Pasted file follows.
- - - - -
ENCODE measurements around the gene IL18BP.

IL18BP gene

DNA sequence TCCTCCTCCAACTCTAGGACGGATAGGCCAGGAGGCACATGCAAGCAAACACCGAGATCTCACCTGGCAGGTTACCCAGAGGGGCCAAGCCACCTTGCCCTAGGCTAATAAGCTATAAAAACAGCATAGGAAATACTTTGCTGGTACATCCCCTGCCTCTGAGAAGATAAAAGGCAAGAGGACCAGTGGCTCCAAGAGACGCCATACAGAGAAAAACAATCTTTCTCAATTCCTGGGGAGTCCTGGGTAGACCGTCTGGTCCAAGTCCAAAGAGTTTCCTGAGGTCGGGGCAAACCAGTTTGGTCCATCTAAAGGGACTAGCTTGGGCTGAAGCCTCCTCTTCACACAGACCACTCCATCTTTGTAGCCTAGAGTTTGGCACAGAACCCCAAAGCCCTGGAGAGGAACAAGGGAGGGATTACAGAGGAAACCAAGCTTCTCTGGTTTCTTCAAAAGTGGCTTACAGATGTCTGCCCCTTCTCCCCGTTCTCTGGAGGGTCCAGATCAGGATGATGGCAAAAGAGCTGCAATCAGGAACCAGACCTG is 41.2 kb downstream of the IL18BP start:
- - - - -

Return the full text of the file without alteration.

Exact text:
ENCODE measurements around the gene IL18BP.

IL18BP gene

DNA sequence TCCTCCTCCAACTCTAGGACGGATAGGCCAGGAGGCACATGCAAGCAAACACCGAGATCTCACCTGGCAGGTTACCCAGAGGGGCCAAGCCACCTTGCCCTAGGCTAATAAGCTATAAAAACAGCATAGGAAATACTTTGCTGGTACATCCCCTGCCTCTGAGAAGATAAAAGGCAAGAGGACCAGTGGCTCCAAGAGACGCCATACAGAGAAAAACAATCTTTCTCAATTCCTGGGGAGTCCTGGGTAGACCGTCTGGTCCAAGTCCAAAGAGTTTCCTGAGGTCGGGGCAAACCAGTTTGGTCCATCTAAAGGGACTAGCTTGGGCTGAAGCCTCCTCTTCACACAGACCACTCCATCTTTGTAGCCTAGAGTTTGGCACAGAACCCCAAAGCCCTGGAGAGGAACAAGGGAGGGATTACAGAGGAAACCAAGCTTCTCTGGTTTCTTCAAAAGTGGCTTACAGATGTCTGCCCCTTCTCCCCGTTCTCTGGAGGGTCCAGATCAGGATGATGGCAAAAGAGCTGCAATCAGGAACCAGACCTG is 41.2 kb downstream of the IL18BP start: